Expert Answers

An illustration of the letter 'A' in a speech bubbles

The audience in this sonnet is the speaker's lover, though the thoughts are penned in solitude rather than spoken to the lovers' face.

It is not until line 10 that we see redemption for the troubled speaker. In the opening lines, he is miserable: 'When in disgrace with fortune and men's eyes/I will all alone beweep my outcast state."

Continuing on in this self-deprecating vein, he wishes (line 5-8) to be "...one more rich in hope/Feathered like him, like him with friends possessed,/Desiring this man's art, that man's scope." Here, the speaker feels envious of people with better prospects.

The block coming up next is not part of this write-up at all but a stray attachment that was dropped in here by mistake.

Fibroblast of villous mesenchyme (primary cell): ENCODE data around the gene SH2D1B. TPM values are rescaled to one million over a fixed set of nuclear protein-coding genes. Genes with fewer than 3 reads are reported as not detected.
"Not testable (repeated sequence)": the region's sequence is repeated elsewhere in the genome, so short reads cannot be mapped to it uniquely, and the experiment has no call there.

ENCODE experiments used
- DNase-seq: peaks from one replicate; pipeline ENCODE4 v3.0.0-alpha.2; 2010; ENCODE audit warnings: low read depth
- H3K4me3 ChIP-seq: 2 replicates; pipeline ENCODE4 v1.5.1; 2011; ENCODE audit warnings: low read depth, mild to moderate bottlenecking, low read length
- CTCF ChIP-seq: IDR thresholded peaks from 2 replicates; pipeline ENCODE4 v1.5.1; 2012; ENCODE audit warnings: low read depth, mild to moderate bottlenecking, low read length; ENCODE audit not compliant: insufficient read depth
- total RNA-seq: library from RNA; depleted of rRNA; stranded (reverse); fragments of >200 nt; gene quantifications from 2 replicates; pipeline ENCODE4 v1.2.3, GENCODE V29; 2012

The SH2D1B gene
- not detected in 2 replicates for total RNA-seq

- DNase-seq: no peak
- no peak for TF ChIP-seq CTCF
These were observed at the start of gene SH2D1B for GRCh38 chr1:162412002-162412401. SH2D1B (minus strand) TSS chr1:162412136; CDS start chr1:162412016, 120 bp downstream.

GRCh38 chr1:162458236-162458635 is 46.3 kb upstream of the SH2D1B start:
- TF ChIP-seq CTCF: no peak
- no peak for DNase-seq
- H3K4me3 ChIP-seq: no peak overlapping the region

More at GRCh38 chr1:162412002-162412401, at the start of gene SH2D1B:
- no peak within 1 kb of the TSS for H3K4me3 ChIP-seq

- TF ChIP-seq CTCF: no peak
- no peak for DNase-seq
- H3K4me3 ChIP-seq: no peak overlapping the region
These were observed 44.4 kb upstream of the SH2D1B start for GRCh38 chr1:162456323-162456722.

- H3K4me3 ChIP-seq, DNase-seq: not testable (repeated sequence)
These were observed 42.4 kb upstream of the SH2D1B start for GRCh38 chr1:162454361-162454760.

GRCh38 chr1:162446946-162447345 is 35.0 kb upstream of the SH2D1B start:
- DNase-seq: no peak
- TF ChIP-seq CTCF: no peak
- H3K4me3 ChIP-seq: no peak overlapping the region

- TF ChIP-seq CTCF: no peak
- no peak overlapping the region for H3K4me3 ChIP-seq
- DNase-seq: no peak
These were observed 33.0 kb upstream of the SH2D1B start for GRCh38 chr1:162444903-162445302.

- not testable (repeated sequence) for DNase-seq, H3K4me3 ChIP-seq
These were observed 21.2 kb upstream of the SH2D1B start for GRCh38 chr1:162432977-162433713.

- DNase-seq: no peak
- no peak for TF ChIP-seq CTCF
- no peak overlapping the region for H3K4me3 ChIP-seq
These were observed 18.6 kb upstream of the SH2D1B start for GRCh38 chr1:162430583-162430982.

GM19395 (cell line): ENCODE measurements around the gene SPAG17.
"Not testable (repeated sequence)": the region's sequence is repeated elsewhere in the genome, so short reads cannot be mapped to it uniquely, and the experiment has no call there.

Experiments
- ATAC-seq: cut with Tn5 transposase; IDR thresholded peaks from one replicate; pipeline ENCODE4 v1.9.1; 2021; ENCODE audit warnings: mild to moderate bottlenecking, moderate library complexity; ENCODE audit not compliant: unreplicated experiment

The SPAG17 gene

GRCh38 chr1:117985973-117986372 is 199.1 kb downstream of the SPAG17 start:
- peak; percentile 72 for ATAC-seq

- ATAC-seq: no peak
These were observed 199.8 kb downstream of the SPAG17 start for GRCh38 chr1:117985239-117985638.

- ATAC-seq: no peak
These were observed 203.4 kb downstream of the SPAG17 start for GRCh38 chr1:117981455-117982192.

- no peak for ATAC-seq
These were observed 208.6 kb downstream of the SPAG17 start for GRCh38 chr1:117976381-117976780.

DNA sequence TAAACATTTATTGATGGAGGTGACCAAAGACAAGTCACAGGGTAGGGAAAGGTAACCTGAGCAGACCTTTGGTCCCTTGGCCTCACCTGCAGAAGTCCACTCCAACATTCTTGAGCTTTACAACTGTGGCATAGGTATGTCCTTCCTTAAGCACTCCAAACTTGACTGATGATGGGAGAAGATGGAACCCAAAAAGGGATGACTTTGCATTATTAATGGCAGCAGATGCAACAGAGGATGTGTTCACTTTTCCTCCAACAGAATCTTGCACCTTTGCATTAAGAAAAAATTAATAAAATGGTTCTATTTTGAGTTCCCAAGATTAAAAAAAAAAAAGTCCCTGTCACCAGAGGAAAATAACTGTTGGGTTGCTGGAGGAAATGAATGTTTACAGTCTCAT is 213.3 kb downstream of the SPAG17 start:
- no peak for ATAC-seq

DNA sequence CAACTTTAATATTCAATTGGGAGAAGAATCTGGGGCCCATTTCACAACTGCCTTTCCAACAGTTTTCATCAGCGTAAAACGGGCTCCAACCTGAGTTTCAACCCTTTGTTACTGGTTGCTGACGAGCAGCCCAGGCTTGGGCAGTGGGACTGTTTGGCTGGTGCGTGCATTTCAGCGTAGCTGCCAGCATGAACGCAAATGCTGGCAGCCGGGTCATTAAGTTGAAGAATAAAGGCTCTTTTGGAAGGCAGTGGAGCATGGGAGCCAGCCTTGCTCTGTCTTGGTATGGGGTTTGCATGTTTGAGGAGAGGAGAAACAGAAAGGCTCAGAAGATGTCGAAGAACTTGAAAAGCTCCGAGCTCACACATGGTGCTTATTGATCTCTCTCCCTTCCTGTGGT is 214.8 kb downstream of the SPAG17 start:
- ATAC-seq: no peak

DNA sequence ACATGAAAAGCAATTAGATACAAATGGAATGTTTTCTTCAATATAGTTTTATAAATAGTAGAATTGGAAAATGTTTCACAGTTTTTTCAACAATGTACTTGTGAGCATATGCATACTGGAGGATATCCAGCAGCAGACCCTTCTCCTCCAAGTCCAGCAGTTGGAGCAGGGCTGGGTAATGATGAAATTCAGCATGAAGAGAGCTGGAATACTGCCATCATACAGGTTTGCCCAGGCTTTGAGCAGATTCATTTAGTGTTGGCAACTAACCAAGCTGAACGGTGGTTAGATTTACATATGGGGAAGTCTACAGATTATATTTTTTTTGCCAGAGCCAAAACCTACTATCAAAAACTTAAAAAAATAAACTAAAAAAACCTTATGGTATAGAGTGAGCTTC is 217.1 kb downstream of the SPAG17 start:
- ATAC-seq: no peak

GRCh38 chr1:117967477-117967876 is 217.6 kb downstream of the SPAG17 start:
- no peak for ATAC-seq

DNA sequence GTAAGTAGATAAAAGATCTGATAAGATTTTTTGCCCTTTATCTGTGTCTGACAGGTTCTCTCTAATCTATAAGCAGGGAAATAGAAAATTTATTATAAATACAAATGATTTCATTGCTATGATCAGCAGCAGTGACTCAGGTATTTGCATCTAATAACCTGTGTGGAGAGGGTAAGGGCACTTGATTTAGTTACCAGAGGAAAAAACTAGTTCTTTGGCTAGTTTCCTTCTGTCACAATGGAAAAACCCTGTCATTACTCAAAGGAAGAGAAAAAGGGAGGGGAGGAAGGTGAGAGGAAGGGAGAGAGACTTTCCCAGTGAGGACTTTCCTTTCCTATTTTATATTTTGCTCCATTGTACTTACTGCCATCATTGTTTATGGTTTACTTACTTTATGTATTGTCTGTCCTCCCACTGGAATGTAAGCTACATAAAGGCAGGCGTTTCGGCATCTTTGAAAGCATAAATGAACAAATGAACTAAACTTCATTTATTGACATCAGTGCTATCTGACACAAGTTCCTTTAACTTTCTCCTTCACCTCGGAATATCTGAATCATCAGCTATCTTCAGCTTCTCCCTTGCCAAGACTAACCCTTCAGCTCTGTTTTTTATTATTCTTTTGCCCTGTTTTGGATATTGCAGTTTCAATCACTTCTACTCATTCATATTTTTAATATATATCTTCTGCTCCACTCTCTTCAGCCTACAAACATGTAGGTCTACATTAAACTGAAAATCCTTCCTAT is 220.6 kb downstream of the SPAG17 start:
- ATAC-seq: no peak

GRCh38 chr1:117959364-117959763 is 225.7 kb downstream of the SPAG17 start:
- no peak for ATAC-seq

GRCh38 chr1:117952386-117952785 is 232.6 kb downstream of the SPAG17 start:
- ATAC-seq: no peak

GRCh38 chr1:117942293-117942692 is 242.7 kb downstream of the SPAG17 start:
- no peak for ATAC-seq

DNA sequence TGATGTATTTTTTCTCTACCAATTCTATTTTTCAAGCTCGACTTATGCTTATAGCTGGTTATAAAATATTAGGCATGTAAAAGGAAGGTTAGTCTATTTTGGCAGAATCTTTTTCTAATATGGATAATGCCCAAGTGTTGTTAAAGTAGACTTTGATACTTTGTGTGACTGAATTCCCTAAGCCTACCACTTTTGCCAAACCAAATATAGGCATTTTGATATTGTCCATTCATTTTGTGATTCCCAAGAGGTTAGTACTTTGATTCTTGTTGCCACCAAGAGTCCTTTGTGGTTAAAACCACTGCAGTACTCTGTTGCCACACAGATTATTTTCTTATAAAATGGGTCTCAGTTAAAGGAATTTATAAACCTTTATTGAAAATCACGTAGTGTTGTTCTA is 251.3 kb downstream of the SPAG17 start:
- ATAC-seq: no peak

But when things look most dim, "Happly, I think on thee..". When he thinks of the lover, he feels that he could not "change my state with kings."

Approved by eNotes Editorial Team

Posted on

Soaring plane image

We’ll help your grades soar

Start your 48-hour free trial and unlock all the summaries, Q&A, and analyses you need to get better grades now.

  • 30,000+ book summaries
  • 20% study tools discount
  • Ad-free content
  • PDF downloads
  • 300,000+ answers
  • 5-star customer support
Start your 48-Hour Free Trial